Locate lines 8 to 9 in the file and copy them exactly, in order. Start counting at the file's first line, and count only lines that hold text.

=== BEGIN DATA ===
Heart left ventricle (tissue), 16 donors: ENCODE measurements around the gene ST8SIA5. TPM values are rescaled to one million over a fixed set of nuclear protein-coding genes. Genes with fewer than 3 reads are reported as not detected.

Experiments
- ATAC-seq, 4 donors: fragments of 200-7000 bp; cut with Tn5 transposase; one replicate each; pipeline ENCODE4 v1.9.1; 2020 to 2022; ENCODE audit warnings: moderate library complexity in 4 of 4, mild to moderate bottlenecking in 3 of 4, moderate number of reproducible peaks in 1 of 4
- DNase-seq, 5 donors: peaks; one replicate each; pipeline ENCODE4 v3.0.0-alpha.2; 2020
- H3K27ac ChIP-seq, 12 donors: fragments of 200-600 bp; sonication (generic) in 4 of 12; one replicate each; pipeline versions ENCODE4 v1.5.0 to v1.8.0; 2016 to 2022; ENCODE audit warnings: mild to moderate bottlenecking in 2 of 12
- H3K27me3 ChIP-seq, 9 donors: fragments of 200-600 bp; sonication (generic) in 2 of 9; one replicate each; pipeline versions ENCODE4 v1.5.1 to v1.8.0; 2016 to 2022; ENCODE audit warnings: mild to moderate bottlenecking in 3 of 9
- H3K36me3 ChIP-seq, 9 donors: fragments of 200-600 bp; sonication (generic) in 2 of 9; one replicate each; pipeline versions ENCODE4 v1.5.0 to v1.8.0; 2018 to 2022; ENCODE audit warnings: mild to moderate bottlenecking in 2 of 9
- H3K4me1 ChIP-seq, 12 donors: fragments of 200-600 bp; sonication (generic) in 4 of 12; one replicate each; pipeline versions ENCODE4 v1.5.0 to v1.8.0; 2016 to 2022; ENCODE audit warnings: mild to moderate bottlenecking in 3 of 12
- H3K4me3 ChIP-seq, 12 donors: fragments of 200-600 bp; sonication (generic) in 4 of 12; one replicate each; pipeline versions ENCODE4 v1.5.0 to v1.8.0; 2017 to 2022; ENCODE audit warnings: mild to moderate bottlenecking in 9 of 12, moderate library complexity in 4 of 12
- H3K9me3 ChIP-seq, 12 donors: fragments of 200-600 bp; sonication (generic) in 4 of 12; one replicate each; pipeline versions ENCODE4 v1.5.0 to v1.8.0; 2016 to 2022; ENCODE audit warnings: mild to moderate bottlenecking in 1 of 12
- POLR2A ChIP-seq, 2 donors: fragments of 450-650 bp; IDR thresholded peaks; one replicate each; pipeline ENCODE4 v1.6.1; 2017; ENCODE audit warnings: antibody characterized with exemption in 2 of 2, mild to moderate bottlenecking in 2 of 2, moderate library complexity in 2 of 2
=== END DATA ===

- H3K4me1 ChIP-seq, 12 donors: fragments of 200-600 bp; sonication (generic) in 4 of 12; one replicate each; pipeline versions ENCODE4 v1.5.0 to v1.8.0; 2016 to 2022; ENCODE audit warnings: mild to moderate bottlenecking in 3 of 12
- H3K4me3 ChIP-seq, 12 donors: fragments of 200-600 bp; sonication (generic) in 4 of 12; one replicate each; pipeline versions ENCODE4 v1.5.0 to v1.8.0; 2017 to 2022; ENCODE audit warnings: mild to moderate bottlenecking in 9 of 12, moderate library complexity in 4 of 12